The Pixelmator Team has unveiled Pixelmator 2.0.1 for iOS, a major new release for its renowned image-editing tool for Apple mobile devices.
It’s a landmark release because version 2’s headline new feature is that it now runs happily on all iOS 8-powered mobiles: iPad, iPhone and even the iPod touch 5G. This is joined by a number of significant new features and improvements.
Microsoft and Lenovo have teamed up to expand Cortana's usefulness on the Chinese maker's Windows 10 PCs, giving users the ability to call up the personal assistant to search files stored on popular cloud storage lockers.
Considering that each of the major cloud storage services has its fair share of supporters, it is a smart play to give customers the option to use their favorite locker with Cortana. It enhances the user experience and, at the same time, sets Microsoft up to gain more Cortana supporters.
Google’s annual developer conference kicks off in San Francisco today, starting with a keynote which the search giant traditionally uses to make big announcements. Last year Google showcased Android "L" (which later became Lollipop), Android Auto, Android TV, and Android Wear, as well as a number of updates to Google Services.
So what does the Google I/O 2015 keynote have in store? During past Google I/O conferences Google has unveiled the next version of Android, and there’s every reason to expect we’ll see Android "M" announced this year. It’s possible we’ll see the phoenix-like Glass 2.0 make an appearance too. Google does like to grab headlines after all.
Security is always in the news so it hardly comes as a surprise that the market for security products is growing. According to research specialist Gartner the worldwide security software market was up 5.3 percent in 2014.
In terms of value the market is worth $21.4 billion, however, the make up of that market is shifting. Low growth in endpoint protection platforms and a decline in consumer security software -- possibly because of improved built-in security in the latest versions of Windows -- are balanced by high-growth areas, such as security information and event management (SIEM), secure Web gateway (SWG), identity governance and administration (IGA) and enterprise content-aware data loss prevention (DLP).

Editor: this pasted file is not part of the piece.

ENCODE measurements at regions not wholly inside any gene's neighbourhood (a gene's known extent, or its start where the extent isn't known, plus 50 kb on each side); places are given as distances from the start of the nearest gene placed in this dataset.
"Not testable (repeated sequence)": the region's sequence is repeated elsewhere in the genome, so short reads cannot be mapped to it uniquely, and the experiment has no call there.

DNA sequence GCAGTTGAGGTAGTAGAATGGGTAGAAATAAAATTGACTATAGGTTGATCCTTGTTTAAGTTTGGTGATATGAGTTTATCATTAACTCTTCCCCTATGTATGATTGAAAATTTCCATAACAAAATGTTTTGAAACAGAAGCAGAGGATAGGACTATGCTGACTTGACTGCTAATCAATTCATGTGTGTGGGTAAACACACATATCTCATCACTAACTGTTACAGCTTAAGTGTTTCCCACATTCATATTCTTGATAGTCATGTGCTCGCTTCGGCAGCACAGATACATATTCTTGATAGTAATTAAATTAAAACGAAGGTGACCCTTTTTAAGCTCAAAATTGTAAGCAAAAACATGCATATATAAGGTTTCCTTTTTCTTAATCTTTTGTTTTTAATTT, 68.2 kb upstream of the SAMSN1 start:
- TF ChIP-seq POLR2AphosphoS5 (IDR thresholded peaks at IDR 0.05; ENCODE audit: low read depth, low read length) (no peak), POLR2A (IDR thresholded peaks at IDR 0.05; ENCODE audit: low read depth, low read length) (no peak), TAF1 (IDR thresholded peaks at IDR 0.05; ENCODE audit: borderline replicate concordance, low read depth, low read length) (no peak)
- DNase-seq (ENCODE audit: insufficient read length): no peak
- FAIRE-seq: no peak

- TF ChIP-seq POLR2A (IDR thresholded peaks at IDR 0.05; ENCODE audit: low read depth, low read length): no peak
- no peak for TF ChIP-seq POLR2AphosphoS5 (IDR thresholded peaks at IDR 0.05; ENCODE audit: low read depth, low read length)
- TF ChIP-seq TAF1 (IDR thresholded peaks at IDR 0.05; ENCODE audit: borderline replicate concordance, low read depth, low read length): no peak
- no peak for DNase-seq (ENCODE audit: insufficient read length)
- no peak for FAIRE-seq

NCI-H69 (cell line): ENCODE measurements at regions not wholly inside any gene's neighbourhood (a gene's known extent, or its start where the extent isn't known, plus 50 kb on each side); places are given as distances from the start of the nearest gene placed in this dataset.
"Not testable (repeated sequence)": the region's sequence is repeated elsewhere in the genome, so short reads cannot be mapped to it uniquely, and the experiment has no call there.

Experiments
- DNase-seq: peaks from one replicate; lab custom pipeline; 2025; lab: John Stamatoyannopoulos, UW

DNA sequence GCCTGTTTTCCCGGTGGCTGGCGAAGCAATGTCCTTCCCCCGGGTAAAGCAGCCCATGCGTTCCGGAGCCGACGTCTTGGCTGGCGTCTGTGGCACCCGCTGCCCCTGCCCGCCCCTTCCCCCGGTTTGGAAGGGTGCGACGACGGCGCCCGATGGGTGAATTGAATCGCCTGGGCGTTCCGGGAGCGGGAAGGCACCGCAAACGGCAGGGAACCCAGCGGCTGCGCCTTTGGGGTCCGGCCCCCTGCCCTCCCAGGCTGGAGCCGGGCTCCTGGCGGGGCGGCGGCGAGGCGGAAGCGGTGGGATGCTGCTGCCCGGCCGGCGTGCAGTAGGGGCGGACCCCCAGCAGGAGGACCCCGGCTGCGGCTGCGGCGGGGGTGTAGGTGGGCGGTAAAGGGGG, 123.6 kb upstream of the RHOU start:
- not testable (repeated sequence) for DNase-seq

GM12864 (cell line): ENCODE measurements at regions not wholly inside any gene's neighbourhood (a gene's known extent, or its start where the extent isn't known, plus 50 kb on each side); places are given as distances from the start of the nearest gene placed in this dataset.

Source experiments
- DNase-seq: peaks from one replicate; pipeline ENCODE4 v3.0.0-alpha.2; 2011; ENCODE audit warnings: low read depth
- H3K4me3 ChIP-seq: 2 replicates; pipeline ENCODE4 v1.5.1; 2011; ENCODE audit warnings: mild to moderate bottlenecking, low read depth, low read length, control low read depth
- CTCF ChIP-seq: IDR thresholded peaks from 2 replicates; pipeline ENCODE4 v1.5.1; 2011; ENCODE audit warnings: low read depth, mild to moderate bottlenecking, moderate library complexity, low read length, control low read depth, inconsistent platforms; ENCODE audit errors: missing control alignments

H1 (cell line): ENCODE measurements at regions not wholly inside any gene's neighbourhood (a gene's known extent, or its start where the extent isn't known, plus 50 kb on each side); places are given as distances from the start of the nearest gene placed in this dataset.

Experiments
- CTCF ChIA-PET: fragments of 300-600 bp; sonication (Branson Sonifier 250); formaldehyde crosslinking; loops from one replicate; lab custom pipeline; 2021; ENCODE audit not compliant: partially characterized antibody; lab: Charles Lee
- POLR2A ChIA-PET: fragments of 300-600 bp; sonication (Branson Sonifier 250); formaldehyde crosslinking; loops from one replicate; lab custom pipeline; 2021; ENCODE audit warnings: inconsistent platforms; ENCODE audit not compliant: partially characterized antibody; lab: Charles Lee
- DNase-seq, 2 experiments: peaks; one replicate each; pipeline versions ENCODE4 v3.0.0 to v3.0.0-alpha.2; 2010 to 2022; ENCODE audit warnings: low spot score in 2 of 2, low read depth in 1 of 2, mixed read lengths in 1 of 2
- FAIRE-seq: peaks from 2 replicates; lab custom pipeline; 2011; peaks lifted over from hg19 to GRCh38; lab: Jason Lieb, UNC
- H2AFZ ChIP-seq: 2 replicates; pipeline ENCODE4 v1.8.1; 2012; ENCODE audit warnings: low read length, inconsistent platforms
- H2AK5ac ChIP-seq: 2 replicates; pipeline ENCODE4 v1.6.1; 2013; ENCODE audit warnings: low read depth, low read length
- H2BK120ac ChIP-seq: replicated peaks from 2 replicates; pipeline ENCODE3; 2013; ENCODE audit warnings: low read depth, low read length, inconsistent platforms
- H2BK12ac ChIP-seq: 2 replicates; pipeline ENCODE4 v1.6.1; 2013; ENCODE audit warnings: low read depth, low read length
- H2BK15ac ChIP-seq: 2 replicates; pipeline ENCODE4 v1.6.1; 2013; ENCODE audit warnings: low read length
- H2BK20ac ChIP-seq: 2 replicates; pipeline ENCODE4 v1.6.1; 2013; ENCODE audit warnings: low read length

Microsoft CEO Satya Nadella has been revealed as the most influential technology leader by Juniper Research’s latest industry rankings.
The rankings are based on a number of factors, including vision, innovation and personal capital, and saw Nadella gain top spot as a result of the fundamental changes he is implementing at his company.
On June 8th at the Apple World Wide Developer Conference (WWDC), CEO Tim Cook will reportedly introduce a new and improved Apple TV. For those who live under rocks this doesn’t mean a television made by Apple but rather a new version of the Apple TV set top box that 25 million people have bought to download and stream video from the Internet. But this new Apple TV -- the first Apple TV hardware update in three years -- will not, we’re told, support 3840-by-2160 UHD (popularly called 4K) video and will be limited to plain old 1920-by-1080 HD. Can this be true? Well, yes and no. The new Apple TV will be 4K capable, but not 4K enabled. This distinction is critical to understanding what’s really happening with Apple and television.
First we need to understand Apple’s big number problem. This is a problem faced by many segment-leading companies as they become enormous and rich. The bigger these companies get the harder it is to find new business categories worth entering. Most companies, as they enter new market segments with new products, hope those products come to represent at least five percent of their company’s gross revenue over time. The iPhone, for example, now drives more than 60 percent of Apple’s revenue. Well the Apple TV has been around now for a decade and has yet to approach that five percent threshold, which is why they’ve referred to the Apple TV since its beginning as a hobby.